David Medine

Senior Financial Sector Specialist

David Medine is CGAP’s lead on data protection and security. He works to develop novel, consumer-oriented approaches to data protection and to encourage the creation of cyber security resource centers for developing countries.

Mr. Medine has more than 25 years of experience with privacy and consumer financial services. Before joining CGAP, he served as chairman of the U.S. Privacy and Civil Liberties Oversight Board, an attorney fellow for the Securities and Exchange Commission, and a special counsel at the Consumer Financial Protection Bureau. From 2002 to 2012, he was a partner in the law firm WilmerHale. Before that, he served as a senior adviser to the White House National Economic Council. From 1992 to 2000, Mr. Medine was the associate director for Financial Practices at the Federal Trade Commission (FTC), where in addition to enforcing consumer financial laws, he took the lead on internet privacy. Before joining FTC, he taught at the Indiana University (Bloomington) School of Law and the George Washington University School of Law.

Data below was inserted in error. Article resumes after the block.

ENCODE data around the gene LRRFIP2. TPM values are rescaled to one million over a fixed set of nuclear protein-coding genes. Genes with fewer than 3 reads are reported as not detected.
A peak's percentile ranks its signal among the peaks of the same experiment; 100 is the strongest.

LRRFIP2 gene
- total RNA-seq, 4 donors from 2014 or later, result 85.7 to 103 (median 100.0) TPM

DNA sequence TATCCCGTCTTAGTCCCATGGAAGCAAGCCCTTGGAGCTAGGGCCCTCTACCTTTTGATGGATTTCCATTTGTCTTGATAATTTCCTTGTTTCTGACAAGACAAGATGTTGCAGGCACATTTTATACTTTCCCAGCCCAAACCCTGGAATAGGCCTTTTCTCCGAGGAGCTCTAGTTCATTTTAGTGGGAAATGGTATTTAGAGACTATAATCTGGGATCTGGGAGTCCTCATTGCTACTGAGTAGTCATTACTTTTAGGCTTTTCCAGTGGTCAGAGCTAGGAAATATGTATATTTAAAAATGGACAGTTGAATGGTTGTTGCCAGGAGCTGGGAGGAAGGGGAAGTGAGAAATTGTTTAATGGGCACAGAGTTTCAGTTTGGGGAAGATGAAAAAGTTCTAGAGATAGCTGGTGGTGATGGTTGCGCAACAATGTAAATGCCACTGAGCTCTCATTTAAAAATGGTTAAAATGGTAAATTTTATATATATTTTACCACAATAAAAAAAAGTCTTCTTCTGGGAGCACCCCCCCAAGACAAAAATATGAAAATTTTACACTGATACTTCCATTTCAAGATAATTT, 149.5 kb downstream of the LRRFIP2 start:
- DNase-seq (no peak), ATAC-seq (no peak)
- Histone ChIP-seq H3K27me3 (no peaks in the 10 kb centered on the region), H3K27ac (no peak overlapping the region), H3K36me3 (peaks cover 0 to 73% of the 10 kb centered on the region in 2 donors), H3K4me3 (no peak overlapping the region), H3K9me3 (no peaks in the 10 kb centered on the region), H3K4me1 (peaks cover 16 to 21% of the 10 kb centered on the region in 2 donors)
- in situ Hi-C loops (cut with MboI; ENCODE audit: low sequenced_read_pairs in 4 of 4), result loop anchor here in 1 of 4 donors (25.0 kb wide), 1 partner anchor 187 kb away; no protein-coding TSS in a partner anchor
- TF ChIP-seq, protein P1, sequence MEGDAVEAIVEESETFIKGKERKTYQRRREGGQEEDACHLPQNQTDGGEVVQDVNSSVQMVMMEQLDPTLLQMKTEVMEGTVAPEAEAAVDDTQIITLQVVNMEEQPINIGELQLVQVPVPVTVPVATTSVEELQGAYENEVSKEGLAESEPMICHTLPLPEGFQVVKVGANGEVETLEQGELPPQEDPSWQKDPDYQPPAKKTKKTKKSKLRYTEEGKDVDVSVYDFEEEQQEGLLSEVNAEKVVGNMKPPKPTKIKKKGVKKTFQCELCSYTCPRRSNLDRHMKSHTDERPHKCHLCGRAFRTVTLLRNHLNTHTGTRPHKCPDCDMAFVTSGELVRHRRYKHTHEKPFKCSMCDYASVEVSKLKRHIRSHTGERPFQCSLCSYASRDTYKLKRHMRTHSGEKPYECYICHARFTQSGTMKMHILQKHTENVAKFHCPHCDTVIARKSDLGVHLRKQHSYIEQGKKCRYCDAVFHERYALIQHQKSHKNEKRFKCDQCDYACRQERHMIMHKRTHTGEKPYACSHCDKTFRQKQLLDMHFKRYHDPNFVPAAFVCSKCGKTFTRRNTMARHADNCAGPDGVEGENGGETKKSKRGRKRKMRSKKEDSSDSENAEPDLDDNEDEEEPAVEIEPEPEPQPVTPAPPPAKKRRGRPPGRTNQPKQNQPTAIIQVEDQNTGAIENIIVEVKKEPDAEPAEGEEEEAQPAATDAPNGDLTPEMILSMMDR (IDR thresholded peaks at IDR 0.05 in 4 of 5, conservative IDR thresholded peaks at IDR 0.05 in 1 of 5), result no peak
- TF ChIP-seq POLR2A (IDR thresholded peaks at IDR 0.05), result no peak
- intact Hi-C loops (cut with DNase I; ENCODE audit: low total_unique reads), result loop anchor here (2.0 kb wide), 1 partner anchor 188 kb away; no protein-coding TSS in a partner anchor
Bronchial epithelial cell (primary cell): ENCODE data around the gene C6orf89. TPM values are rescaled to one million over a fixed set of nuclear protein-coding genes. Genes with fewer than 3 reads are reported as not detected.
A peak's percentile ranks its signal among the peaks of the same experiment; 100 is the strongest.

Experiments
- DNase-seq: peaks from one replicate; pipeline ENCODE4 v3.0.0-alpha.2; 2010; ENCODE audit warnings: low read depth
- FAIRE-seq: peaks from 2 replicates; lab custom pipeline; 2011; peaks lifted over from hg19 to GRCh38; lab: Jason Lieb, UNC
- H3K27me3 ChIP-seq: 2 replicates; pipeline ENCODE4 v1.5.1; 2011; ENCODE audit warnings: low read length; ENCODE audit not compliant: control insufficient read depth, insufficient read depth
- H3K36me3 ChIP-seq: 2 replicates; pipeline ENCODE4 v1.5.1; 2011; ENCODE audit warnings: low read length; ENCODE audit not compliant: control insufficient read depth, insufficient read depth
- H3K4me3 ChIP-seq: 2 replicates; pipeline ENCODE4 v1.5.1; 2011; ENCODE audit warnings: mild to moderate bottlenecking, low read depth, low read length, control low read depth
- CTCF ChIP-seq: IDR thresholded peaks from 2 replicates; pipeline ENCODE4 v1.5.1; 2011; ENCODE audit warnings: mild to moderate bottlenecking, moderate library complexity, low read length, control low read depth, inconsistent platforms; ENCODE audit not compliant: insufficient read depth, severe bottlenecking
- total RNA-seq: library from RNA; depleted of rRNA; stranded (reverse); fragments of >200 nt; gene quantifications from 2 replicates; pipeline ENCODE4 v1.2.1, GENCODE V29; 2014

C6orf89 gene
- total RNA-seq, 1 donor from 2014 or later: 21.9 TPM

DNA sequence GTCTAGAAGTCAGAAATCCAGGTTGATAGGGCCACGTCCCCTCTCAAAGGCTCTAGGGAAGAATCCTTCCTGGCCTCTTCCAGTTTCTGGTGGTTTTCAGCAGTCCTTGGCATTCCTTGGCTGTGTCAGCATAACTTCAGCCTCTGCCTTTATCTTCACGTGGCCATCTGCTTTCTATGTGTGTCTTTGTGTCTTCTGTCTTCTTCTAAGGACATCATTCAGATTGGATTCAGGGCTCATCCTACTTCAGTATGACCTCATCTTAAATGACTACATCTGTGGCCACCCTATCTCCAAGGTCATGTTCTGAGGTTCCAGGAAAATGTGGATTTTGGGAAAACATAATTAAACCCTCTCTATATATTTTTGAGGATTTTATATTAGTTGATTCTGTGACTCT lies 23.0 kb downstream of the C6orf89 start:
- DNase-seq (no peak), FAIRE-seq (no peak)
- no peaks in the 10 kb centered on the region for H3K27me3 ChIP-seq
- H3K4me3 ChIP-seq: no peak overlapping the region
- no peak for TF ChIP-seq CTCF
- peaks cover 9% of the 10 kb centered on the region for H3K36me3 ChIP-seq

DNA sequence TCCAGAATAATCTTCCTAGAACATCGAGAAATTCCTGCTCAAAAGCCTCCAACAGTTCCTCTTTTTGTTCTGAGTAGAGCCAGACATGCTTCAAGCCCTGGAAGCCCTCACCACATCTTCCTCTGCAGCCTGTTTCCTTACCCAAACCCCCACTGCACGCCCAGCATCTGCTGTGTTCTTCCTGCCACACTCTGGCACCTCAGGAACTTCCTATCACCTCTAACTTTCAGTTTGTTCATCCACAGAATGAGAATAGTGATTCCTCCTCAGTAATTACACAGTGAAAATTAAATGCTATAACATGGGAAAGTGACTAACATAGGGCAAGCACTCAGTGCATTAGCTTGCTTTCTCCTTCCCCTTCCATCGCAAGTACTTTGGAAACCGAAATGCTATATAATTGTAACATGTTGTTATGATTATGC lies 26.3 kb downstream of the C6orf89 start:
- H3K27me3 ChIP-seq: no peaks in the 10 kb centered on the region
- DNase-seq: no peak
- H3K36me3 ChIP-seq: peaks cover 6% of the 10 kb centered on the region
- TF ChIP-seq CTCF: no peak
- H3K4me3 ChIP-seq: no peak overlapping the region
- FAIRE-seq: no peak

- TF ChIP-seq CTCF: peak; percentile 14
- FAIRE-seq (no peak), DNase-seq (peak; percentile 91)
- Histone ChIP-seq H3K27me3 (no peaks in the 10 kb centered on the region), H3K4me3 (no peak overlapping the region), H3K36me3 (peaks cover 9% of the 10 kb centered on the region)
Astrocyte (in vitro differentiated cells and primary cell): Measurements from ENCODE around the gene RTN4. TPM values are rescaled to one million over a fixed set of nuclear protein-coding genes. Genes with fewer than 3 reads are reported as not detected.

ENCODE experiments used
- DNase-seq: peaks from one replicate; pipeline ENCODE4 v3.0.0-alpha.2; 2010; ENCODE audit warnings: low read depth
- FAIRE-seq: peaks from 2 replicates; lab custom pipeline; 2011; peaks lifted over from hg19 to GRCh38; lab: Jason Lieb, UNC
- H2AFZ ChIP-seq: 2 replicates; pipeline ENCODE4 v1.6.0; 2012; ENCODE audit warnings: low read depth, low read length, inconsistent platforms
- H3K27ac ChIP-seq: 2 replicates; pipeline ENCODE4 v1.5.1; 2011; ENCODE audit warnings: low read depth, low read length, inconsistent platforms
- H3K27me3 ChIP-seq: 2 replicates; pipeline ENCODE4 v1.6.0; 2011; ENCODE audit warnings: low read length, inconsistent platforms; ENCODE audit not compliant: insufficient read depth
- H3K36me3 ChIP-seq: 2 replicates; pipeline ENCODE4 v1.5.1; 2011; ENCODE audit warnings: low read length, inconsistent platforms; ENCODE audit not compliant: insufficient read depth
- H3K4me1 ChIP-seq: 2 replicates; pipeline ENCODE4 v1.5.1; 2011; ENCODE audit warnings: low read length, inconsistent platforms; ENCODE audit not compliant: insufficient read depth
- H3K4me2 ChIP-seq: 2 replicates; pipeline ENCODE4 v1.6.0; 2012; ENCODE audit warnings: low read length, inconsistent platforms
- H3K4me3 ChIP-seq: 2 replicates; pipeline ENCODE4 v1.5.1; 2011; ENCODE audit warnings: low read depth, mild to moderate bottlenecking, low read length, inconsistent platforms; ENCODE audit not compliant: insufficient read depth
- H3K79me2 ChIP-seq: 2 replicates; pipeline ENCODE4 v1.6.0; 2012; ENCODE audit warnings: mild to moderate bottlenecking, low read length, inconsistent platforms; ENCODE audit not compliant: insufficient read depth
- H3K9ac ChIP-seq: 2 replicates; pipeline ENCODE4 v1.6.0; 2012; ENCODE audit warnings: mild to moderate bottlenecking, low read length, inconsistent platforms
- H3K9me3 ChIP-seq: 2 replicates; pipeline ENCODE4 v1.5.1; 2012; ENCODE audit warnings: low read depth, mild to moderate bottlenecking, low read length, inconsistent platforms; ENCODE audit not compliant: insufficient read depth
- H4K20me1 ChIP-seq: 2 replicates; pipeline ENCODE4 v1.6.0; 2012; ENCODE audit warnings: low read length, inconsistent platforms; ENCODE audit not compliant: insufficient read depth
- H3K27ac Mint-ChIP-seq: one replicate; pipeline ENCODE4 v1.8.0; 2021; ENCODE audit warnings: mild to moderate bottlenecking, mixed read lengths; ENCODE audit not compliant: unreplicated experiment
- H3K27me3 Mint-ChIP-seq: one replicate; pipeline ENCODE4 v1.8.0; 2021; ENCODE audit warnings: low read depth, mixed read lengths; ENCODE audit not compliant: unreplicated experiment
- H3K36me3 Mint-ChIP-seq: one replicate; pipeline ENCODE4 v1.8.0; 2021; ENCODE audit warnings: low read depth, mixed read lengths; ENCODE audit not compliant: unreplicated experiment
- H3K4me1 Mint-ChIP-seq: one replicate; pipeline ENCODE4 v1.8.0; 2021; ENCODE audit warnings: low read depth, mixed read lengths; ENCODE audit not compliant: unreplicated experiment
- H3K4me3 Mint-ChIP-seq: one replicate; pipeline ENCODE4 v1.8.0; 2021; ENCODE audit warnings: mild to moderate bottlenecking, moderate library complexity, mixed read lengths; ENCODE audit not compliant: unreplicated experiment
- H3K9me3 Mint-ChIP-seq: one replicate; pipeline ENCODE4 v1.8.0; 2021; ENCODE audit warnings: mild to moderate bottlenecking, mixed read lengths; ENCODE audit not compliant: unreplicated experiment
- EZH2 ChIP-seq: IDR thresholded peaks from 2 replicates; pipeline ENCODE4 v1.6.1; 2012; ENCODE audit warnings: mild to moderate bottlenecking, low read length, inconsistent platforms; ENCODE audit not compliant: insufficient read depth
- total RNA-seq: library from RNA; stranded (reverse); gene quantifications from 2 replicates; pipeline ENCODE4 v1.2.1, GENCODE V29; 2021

Mr. Medine has a Juris Doctorate degree from the University of Chicago Law School and a Bachelor’s degree from Hampshire College.

By David Medine


The Time for Data Protection Legislation Is Now

Data protection concerns are growing in emerging markets. Here are some data protection challenges that should be on policy makers' radars.

Customer Due Diligence and Data Protection: Striking a Balance

If financial services providers are going to work together to improve customer due diligence, more flexibility will be required to exchange customers’ information responsibly.

How Developing Countries Can Prevent Their Own Equifax Breach

The Equifax data breach that exposed 145 million people's personal information holds two big lessons for developing countries: avoid centralized databases and let consumers control their own data.

India Stack: Major Potential, but Mind the Risks

India’s new financial infrastructure could connect hundreds of millions of people to financial services, but at its core is a biometric ID system that has stirred controversy around data privacy and security. What are the risks, and what can be done to minimize them?

Making the Case for Privacy for the Poor

Poor people in emerging economies are rightfully concerned about whether their families are safe, sheltered and adequately nourished. Where does privacy fit into that mix?